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Grumpy Uncle Von (aka “GUV”)

Uncle Von and Gene was my introduction to luxurious living.  They drove Lincoln Continentals, one of which was a convertible.  Their homes in Palm Springs and Laguna Beach were spacious and beautifully furnished.  Uncle Von was my first wife Nancy’s favorite uncle and his life long partner, Gene, was right up there.  Uncle Von and Gene was our introduction to the LGBTQ community.  They were in the ceramics business.  In the beginning, they manufactured every day ashtrays and dishes.  After the War (WWII), the market was flooded with Made in Japan products, including ceramic ware.  Vohann of California was almost put out of business by the Japanese imports.  They were rescued  by an innovative, imaginative business plan—go high end where they found a niche market for their products.  Playful and creative designs coupled with an unheard of spectrum of bright colors, Vohann manufactured swinging ashtrays, hooded ashtrays and other ceramic products for the bathroom and kitchen.  Their factory was in Capistrano Beach, CA.  And their predominantly Mexican immigrant employees were treated well by Von and Gene.  Their beautiful, spacious, ocean view home was perched high on the hills of Laguna Beach.  We loved visiting, especially staying in their beautiful home.  They entertained us royally with food and drink; and we slept in luxurious beds.

A new challenge was presented when our 3 children were born.  Uncle Von’s attitude towards children was a variation on “children are to be seen, not heard.”  He expected children to learn how to live in an adult world, no matter their age.  So when children visited their beautiful home, Uncle Von refused to move or change anything in the house, to not put away any of the valuable art pieces.  Parents were responsible for making sure that their children behaved.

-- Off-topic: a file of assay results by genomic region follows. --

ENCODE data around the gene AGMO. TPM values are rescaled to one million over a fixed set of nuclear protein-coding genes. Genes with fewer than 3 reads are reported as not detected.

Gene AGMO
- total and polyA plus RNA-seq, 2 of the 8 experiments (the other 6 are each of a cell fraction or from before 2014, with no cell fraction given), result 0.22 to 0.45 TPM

In preparation for our children’s first visit to Uncle Von and Gene’s home in Laguna Beach, we firmly prepared the children for what to expect and how to behave, namely, don’t touch any of the breakables, which were practically everything within reach of little hands.  The children arrived tensed, but very well behaved.  At our very first dinner, we sat down around a glass top dining table, set with china plates, and sterling silverware, crystal water glasses and linen napkins.  We enjoyed (better, we survived) the gourmet meal.  The children were wonderful.  At the end of the meal, the children demonstrated their best manners by helping to clear their dishes to the kitchen.  Stephen very carefully climbed down from his chair and carried his china plate to the kitchen; but on the way he tripped and fell, smashing the plate to pieces as he hit the stone tile floor.  He burst into tears immediately and was inconsolable.  Finally when the dust (literally) settled, all of us returned to the dining table for dessert.  You could cut the tension in the air with a knife.  We ate our dessert silently until Jason broke the silence with a question directed at Uncle Von:  “Do you know why you don’t have any children?”  The adults gasped in shock!  Recovering after a seeming eternity of tense silence, I responded to Jason, “No, why don’t Uncle Von and Gene have any children?”  Jason confidently answered: “Well, it’s simple.  If you get rid of all of your breakables, you will have children!”  It was a totally different atmosphere in the house after that; and much more free and relaxed on the many subsequent visits after that eventful night.  Thanks to Jason, and of course, to Stephen. 

2 thoughts on “Grumpy Uncle Von (aka “GUV”)”

  1. What a poignant tale of “out of mouths of babes!” They are so smart.
    You and Nancy must have been super parents to have been able to teach Jason and Stephen to behave so well.

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